The Republican Party has decided to make “woke” its public enemy No. 1, weaponizing the word against its political opponents.

Senate Minority Leader Mitch McConnell (R-Ky.) called out “woke companies” for turning against GOP voting reforms in Georgia and elsewhere.

Sen. Josh Hawley (R-Mo.) called out the “woke mob” for pressing a publisher to cancel publication of his book.

Republican Gov. Greg Gianforte of Montana even attacked the “woke” state of Washington for refusing to source its electricity from coal mined in his state.

That’s an awful lot of name-calling for as unwoke a clan as ever there was.

To Democrats, “woke” means awareness about inequality and injustice.

To Republicans, it means anything progressive, liberal, or Democratic. “Woking” someone, you might say, is the Republicans’ current way to run against the culture and values of Democrats when a Democratic president remains popular.

It is not a new term, but it is now the term for tagging Democrats. It’s like calling them ugly. Or stupid. Or uncultured. Of course, once the GOP and its largely White-male membership co-opts a popular term, one may presume its cultural power is about to fade.

At least one commentator has suggested as much. Elijah Watson, news and culture editor for hip-hop site Okayplayer, recently suggested on NPR that it’s time to retire “woke” — a word that was “something that we were taking seriously and then it kind of transformed into something ironic and then it became a meme and then it became a trademark.”

Veteran Democratic strategist James Carville went on an anti-woke rant last month during an interview with Vox. “Wokeness is a problem, and we all know it,” he said, before launching into a critique of what he called the “faculty lounge” language Democrats often speak and regular folks do not understand.

“They talk about ‘communities of color,’ ” he said. “I don’t know anyone who speaks like that. I don’t know anyone who lives in a ‘community of color.’ I know lots of White and Black and brown people and they all live in . . . neighborhoods.”

In contrast, Donald Trump’s facility with plain talk and memorable slogans was crucial to his success. He broke it all down for his followers: Woke is “destroying” the country. Anyone can understand and, importantly, repeat those five words.

Republicans have latched on to “woke” out of necessity. They know they need something, or someone, to blame — and fast — for President Biden’s popularity and their own failings. This is especially critical now that Republicans have come under fire from some smart people in their own party for sticking with Trump.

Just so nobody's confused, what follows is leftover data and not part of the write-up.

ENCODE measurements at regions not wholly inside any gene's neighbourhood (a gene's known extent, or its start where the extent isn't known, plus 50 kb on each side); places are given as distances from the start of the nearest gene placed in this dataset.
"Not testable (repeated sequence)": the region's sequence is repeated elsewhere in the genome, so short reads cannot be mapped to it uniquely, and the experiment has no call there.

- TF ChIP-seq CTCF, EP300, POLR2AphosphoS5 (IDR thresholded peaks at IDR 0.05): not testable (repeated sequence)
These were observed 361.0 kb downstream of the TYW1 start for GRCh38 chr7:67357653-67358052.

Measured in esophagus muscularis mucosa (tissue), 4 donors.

Former president George W. Bush went first, saying that if the Republican Party stands for “exclusivity” and “white Anglo-Saxon Protestantism, then it’s not going to win anything.” Last month, during an interview with NBC’s “Today,” Bush said today’s GOP is “isolationist, protectionist and to a certain extent nativist.” (Bush modified those remarks a few days later to say that not all Republicans fit that description, noting “it excluded a lot of Republicans who believe we can fix the problem.”)

Sen. Mitt Romney (Utah) went next. As he was about to address his state’s Republican convention on May 1, the former Republican presidential nominee was booed and heckled. Who knew that Mormons, the nicest people on the planet, knew how to boo? In an instant of pure Mitt-ness, Romney batted away words such as “traitor” and “communist” and said, “Aren’t you embarrassed?”

Uh, no, as a matter of fact. The party that elected Trump obviously cannot be embarrassed. But normal people should be.

“You can boo all you like,” Romney finally said. “I’ve been a Republican all of my life. My dad was the governor of Michigan, and I was the Republican nominee for president in 2012.”

Romney left out that he was also a very successful governor of Massachusetts. But to Trumpublicans, all that matters is that Romney voted to impeach their president.

Now they are after Rep. Liz Cheney (R-Wyo.) who, in addition to refuting the Big Lie of the “stolen election,” did the very polite — but apparently suicidal — thing and bumped fists with Biden last week. For her treachery, she is likely going to be replaced as House Republican Conference chair by someone who knows how to stay on script.

This GOP, which is nothing like the storied Republicans who raised these three so-called traitors, just is not being very smart right now. By trying to shut down or marginalize people such as Romney and Cheney, it may soon fulfill Bush’s prophecy of extinction.

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